Understanding Shard Key Selection
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The shard key is a table column or multiple columns used to control how the rows of that table are distributed.
To determine the partition responsible for a given row, SingleStore computes a hash from all the columns in the shard key and uses this hash to assign the partition ID.
Data is distributed amongst the partitions in the leaf nodes based on the shard key selected when a table is created.
For example, the table below has the shard key that contains only the
CREATE ROWSTORE TABLE people (user VARCHAR(24),first VARCHAR(24),last VARCHAR(24),SHARD KEY(first));
Inside the node, values within the
first column attempt to distribute evenly across all partitions.
But using a first name column as the shard key can create data skew because some first names are more common than others.
first is used as the shard key, the data could be distributed amongst the partitions as follows.
In the first partition, three of the rows have the same shard key value ("alex") so the rows would be assigned to the same partition.
people table is distributed unevenly across partitions resulting in data skew.
When data is skewed, some partitions will store more data than others, throwing off the balance of the cluster.
Choosing an appropriate shard key for a table is important for minimizing data skew.
CREATE TABLE example, the
user column would be a better choice for the shard key, in terms of even data distribution.
JOIN operations are generally performed on the shard key, using a varchar datatype as the shard key can impact performance.
id column as the shard key.
CREATE ROWSTORE TABLE people (id INT AUTO_INCREMENT PRIMARY KEY,user VARCHAR(24),first VARCHAR(24),last VARCHAR(24),SHARD KEY(id));
On a rowstore table, if a primary key is specified without a shard key, then the primary key will be used as the shard key.
SingleStore does not support the use of
ALTER TABLE to add or change shard keys on existing tables.
One method to reduce skew in a table is by using the
INSERT INTO… SELECT to redistribute the data with the
force_ query hint.
Create a table without a specified shard key:
CREATE ROWSTORE TABLE people (id INT,user VARCHAR(24),first VARCHAR(24),last VARCHAR(24));
Create another table with one shard key:
CREATE ROWSTORE TABLE people_1 (id INT AUTO_INCREMENT,user VARCHAR(24),first VARCHAR(24),last VARCHAR(24),SHARD KEY(id));
Create another table with multiple shard keys:
CREATE ROWSTORE TABLE people (id INT AUTO_INCREMENT,user VARCHAR(24),first VARCHAR(24),last VARCHAR(24),SHARD KEY(id,user));
INSERT INTO people_1 (id, user, first, last)SELECT WITH(force_random_reshuffle=1) *FROM people;
Run the following query to confirm the data is no longer skewed:
SELECTDATABASE_NAME,TABLE_NAME,ORDINAL AS PARTITION_ID,ROWS,MEMORY_USEFROM INFORMATION_SCHEMA.TABLE_STATISTICSWHERE TABLE_NAME = 'people_1';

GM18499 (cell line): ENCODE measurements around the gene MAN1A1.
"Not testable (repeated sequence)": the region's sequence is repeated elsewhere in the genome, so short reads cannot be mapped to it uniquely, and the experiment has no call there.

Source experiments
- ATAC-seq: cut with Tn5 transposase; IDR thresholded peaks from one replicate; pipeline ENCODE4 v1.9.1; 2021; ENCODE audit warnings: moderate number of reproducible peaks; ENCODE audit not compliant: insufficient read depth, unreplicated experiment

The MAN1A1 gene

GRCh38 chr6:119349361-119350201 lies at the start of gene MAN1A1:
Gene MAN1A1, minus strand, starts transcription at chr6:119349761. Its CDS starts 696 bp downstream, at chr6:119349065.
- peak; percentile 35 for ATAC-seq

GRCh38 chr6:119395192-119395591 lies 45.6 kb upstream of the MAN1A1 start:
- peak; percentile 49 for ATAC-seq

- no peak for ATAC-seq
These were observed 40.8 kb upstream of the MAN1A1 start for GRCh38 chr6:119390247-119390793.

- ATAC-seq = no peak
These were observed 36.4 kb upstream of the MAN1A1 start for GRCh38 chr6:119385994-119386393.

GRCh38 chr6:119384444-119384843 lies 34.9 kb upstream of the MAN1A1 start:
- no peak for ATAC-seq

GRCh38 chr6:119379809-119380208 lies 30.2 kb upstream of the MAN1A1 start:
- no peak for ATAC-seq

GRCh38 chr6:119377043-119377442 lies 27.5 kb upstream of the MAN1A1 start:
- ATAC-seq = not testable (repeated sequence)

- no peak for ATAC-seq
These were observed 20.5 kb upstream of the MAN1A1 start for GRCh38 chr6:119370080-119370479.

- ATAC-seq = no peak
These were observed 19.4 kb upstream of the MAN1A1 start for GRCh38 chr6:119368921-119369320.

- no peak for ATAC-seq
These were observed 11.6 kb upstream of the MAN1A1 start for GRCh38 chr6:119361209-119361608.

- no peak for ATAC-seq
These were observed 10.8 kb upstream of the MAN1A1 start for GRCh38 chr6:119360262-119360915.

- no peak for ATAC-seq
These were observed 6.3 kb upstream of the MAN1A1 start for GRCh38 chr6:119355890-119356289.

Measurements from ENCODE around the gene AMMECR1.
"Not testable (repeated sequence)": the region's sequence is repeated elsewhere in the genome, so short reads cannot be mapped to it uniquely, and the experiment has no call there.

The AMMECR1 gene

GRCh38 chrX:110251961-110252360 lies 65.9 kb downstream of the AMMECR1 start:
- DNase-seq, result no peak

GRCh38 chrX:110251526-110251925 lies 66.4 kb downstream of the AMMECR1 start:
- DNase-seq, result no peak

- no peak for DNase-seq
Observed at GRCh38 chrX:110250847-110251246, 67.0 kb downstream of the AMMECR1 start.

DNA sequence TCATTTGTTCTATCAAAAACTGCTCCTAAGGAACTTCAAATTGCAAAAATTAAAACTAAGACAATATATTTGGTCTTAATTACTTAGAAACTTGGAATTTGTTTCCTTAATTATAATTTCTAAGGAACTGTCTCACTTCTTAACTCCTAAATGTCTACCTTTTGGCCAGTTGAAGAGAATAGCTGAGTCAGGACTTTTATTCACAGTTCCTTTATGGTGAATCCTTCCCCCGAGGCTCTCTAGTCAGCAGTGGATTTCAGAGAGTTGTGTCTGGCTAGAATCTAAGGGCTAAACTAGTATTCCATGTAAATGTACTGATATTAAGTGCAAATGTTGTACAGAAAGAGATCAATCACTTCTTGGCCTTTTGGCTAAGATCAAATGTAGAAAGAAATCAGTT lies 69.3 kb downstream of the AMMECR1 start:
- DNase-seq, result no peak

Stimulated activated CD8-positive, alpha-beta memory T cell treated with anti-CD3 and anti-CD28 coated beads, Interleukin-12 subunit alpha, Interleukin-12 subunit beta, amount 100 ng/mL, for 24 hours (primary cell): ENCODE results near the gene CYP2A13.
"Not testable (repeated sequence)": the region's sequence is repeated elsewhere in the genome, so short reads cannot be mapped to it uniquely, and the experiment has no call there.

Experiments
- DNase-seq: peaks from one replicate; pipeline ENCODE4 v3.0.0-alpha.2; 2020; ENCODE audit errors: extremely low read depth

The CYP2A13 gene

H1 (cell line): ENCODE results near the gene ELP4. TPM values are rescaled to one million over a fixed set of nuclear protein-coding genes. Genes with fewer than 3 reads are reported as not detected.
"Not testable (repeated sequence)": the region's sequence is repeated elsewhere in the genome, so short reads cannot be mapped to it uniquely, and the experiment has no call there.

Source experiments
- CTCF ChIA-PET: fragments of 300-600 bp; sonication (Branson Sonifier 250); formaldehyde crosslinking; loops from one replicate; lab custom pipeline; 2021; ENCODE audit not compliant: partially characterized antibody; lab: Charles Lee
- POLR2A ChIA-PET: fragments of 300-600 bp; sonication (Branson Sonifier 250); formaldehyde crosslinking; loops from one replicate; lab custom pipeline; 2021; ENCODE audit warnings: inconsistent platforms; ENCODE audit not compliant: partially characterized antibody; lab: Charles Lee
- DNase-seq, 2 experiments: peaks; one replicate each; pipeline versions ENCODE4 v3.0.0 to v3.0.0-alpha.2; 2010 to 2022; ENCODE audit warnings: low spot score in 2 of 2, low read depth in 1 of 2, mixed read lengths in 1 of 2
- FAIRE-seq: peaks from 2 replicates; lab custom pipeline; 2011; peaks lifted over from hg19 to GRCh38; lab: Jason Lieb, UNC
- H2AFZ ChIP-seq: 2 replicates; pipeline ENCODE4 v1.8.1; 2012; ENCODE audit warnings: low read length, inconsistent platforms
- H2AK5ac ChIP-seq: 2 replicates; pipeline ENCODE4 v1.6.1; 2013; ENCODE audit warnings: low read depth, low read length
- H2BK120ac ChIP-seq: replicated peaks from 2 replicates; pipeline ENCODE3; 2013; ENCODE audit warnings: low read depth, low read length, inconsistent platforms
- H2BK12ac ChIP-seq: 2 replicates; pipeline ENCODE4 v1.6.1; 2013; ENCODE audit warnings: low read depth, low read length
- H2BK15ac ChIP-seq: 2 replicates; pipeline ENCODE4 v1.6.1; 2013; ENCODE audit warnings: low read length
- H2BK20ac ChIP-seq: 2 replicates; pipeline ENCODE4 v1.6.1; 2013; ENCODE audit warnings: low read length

Does this table have a primary key? Make sure there is a shard key and that it is a subset of the primary key.
Do you frequently join on a specific set of columns? Try to make the shard key a subset of the joined columns.
Shard order should be the same between tables to accomplish this. For example, if you frequently join an
user_column, one of those columns should be the shard key.
Do you frequently filter on a specific set of columns? Try to make the shard key a subset of the filtered columns.
Filtering on a range of the shard key can negatively affect the performance of your query.
Multiple partitions may need to be scanned, thereby slowing the retrieval of your result set.
Do you have high concurrency queries? Choose a shard key that allows these queries to be single partition.
Is your data skewed for your current choice of shard key? Try to add additional columns to the shard key to ensure even distribution.
Do you need to
ALTERany fields in the shard key? Remove those fields from the shard key.
Is this a small, infrequently changing table that needs to be on every node in the cluster to guarantee local joins? Use a reference table instead of sharding the table.
A local join is a join that can be executed in the partition where the data is currently stored.
people table with
id as the shard key, say we are joining to an
address table within the same database.
id is a column and a shard key in the
A distributed join is a join where the shard key that matches the join condition is stored on different partitions.
Each partition opens connections to every node.
Because the join requires the table to be sharded on the join condition, the query optimizer will create an internal, temporary results table in memory.
This table will contain the results set at that stage of the query with a shard key that matches the join condition.
Occurs when one of the joining tables is small.
Therefore, no cost is incurred by sending a copy of the table to each node.
After the broadcast of the table, the join is performed on the partition where the larger table is stored.
Queries that require distributed joins, i.
In most scenarios, the default settings for workload management will schedule your workload appropriately to utilize cluster resources without exhausting connection and thread limits.
If you encounter performance problems with distributed join queries run at high concurrency, see the Setting Resource Limits page for information about how to configure resource limit settings.
Last modified: June 29, 2023